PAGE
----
“ 'Yes: the gods took Enkidu's life.
But man’s life is short, at any moment
it can be snapped, like a reed in a canebrake.
The handsome young man, the lovely young woman-
in their prime, death comes and drags them away.
Though no one has seen death’s face or heard
death’s voice, suddenly, savagely, death
destroys us, all of us, old or young.’ ”
Gilgamesh Book X, translated by Stephen Mitchell (via thequietassyrian)
They weren’t expecting to find the ancient water, estimated to be 100 to 145 million years old, while boring a hole 1.1 miles (1.8 kilometers) deep into the massive crater, located under the Chesapeake Bay.
The crater was formed about 35 million years ago when a large rock or chunk of ice slammed into what’s now the mouth of the bay, off Cape Charles, Virginia, hollowing out a 56-mile-wide (90-kilometer-wide) hole in the floor of the North Atlantic Ocean….
The seawater trapped deep underground is now in an area roughly the size of a large lake—about 60 square miles (155 square kilometers) across.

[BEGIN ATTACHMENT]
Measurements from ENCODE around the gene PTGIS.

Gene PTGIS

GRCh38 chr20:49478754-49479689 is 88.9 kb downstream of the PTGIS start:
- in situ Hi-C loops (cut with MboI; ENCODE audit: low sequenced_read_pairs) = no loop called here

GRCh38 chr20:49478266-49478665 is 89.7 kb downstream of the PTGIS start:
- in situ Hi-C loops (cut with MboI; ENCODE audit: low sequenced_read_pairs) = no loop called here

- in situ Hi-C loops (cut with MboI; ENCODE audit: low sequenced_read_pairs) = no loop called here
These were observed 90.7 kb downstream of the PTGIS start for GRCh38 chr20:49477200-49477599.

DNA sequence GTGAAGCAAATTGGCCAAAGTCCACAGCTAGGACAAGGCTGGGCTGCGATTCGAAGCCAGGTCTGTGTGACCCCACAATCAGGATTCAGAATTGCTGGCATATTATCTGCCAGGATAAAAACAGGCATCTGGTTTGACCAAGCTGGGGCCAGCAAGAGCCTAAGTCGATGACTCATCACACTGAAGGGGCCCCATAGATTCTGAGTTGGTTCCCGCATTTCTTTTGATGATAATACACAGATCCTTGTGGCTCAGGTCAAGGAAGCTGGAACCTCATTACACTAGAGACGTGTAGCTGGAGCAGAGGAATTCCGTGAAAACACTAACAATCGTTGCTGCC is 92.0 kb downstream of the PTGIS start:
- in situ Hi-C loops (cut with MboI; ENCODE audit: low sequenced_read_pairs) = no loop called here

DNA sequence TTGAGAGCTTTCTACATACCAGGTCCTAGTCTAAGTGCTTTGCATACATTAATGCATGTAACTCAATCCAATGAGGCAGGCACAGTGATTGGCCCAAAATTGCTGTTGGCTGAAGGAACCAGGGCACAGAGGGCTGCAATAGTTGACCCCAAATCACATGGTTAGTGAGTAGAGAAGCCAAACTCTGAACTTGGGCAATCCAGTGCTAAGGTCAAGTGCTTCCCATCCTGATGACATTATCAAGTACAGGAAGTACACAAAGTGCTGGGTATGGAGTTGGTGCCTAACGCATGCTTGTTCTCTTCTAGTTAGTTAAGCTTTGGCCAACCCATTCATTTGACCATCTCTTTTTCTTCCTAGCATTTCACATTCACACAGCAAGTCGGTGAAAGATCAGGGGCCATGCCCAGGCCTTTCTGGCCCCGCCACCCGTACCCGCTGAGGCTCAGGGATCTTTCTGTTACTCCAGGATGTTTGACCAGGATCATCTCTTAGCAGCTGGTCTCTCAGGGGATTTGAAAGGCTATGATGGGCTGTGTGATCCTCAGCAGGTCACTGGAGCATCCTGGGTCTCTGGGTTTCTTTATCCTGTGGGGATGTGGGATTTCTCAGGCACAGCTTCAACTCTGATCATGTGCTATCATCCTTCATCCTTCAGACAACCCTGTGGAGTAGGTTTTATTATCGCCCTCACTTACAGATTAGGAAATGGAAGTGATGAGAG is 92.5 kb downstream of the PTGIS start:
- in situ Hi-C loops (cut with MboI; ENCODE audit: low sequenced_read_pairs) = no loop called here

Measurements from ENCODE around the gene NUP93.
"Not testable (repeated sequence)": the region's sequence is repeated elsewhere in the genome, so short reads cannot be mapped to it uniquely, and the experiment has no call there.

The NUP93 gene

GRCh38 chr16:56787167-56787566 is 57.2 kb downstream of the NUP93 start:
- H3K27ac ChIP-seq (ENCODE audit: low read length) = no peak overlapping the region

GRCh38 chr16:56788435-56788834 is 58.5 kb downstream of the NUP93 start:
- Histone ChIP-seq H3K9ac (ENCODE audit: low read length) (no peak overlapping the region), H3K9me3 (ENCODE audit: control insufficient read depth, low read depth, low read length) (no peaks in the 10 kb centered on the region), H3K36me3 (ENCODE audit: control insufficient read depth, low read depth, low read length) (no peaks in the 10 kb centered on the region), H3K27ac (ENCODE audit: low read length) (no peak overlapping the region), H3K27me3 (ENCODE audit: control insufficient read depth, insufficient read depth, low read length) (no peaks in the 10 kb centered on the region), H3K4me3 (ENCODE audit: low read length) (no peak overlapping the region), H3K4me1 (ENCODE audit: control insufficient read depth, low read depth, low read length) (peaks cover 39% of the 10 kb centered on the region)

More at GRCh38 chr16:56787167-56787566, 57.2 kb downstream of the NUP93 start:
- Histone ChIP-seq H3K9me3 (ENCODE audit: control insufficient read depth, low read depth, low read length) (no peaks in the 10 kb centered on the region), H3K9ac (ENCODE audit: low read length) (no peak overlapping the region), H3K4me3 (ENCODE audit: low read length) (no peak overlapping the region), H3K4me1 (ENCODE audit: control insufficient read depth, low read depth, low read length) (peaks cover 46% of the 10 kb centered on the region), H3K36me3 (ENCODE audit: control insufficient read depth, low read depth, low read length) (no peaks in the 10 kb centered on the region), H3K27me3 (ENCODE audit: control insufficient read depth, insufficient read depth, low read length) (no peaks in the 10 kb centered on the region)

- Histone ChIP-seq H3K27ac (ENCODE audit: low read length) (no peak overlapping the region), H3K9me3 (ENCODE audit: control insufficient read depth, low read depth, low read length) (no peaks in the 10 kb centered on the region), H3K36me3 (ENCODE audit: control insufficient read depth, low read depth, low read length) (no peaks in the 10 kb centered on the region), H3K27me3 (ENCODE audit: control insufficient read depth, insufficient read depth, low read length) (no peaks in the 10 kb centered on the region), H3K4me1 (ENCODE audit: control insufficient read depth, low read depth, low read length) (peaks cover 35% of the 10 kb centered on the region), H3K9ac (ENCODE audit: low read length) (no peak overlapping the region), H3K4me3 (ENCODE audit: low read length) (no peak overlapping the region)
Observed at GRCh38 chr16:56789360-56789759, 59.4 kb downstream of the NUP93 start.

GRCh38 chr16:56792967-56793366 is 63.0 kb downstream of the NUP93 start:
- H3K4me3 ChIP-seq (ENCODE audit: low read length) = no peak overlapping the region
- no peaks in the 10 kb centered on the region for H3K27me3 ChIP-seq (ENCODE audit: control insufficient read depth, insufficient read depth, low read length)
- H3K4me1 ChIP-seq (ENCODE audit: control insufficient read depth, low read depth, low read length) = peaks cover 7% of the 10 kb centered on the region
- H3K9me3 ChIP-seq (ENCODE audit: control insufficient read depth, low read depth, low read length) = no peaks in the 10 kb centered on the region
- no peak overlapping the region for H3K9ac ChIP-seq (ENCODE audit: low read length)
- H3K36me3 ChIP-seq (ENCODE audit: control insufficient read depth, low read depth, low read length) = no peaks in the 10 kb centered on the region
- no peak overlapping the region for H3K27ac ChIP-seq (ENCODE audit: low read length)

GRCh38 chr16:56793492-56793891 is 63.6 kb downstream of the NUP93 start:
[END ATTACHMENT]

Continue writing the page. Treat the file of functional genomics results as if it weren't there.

Finding this unprecedented time capsule of Cretaceous seawater “was a little bit mind-blowing,” Sanford said.
Sanford and his colleagues drilled into the crater in 2005 during a joint project with the International Continental Scientific Drilling Program, but it took several years to gather additional data that could determine the water’s age.
In the new research, a team led by evolutionary geneticist Olaf Thalmann of Finland’s University of Turku used DNA analysis techniques to determine the origins of the first tamed wolves.
The scientists collected DNA from 18 mostly European ancient canid samples, eight of which were classified as doglike and ten that were wolflike. They compared the ancient DNA to samples gathered from 77 dogs from a wide variety of breeds; 49 modern wolves from Europe, Asia, and elsewhere; and four coyotes….
The researchers found that the DNA of modern dogs most closely matched that of ancient wolves from Europe, indicating that dog domestication began there. They also concluded that dogs are descended from a population of ancient European wolves that are now extinct.
"We found that instead of recent wolves being closest to domestic dogs, ancient European wolves were directly related to them," Wayne said.